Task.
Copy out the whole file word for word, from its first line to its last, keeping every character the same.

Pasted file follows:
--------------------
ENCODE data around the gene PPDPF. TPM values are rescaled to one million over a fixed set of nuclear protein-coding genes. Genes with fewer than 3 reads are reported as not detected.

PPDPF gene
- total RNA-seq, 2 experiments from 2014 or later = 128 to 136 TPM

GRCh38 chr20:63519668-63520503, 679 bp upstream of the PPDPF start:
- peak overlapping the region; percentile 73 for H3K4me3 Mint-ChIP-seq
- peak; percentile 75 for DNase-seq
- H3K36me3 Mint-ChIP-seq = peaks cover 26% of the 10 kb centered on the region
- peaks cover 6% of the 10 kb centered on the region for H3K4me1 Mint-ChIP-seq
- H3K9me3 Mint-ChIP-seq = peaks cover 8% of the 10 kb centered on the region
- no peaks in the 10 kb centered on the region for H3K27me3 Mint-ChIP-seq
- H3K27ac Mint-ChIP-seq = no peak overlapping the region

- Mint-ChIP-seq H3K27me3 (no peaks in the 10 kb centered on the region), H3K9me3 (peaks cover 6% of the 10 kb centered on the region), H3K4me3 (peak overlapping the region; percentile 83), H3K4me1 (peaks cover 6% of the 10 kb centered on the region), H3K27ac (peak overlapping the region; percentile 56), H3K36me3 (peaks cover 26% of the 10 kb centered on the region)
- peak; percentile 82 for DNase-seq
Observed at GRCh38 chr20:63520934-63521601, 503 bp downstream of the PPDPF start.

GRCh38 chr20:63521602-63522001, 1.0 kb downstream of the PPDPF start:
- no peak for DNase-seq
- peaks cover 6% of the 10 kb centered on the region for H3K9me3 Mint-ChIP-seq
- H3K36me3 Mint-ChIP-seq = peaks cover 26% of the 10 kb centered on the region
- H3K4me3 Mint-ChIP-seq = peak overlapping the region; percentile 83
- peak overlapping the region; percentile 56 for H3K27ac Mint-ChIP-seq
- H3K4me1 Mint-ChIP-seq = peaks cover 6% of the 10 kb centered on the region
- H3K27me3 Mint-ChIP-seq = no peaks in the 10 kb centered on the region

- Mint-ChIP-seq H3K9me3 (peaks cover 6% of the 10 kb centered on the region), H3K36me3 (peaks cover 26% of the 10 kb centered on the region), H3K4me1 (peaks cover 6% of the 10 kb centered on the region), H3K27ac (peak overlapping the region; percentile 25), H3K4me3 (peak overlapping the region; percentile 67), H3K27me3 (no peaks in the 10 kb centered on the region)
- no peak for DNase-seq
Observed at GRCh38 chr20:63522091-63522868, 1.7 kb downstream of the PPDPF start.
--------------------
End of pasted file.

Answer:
ENCODE data around the gene PPDPF. TPM values are rescaled to one million over a fixed set of nuclear protein-coding genes. Genes with fewer than 3 reads are reported as not detected.

PPDPF gene
- total RNA-seq, 2 experiments from 2014 or later = 128 to 136 TPM

GRCh38 chr20:63519668-63520503, 679 bp upstream of the PPDPF start:
- peak overlapping the region; percentile 73 for H3K4me3 Mint-ChIP-seq
- peak; percentile 75 for DNase-seq
- H3K36me3 Mint-ChIP-seq = peaks cover 26% of the 10 kb centered on the region
- peaks cover 6% of the 10 kb centered on the region for H3K4me1 Mint-ChIP-seq
- H3K9me3 Mint-ChIP-seq = peaks cover 8% of the 10 kb centered on the region
- no peaks in the 10 kb centered on the region for H3K27me3 Mint-ChIP-seq
- H3K27ac Mint-ChIP-seq = no peak overlapping the region

- Mint-ChIP-seq H3K27me3 (no peaks in the 10 kb centered on the region), H3K9me3 (peaks cover 6% of the 10 kb centered on the region), H3K4me3 (peak overlapping the region; percentile 83), H3K4me1 (peaks cover 6% of the 10 kb centered on the region), H3K27ac (peak overlapping the region; percentile 56), H3K36me3 (peaks cover 26% of the 10 kb centered on the region)
- peak; percentile 82 for DNase-seq
Observed at GRCh38 chr20:63520934-63521601, 503 bp downstream of the PPDPF start.

GRCh38 chr20:63521602-63522001, 1.0 kb downstream of the PPDPF start:
- no peak for DNase-seq
- peaks cover 6% of the 10 kb centered on the region for H3K9me3 Mint-ChIP-seq
- H3K36me3 Mint-ChIP-seq = peaks cover 26% of the 10 kb centered on the region
- H3K4me3 Mint-ChIP-seq = peak overlapping the region; percentile 83
- peak overlapping the region; percentile 56 for H3K27ac Mint-ChIP-seq
- H3K4me1 Mint-ChIP-seq = peaks cover 6% of the 10 kb centered on the region
- H3K27me3 Mint-ChIP-seq = no peaks in the 10 kb centered on the region

- Mint-ChIP-seq H3K9me3 (peaks cover 6% of the 10 kb centered on the region), H3K36me3 (peaks cover 26% of the 10 kb centered on the region), H3K4me1 (peaks cover 6% of the 10 kb centered on the region), H3K27ac (peak overlapping the region; percentile 25), H3K4me3 (peak overlapping the region; percentile 67), H3K27me3 (no peaks in the 10 kb centered on the region)
- no peak for DNase-seq
Observed at GRCh38 chr20:63522091-63522868, 1.7 kb downstream of the PPDPF start.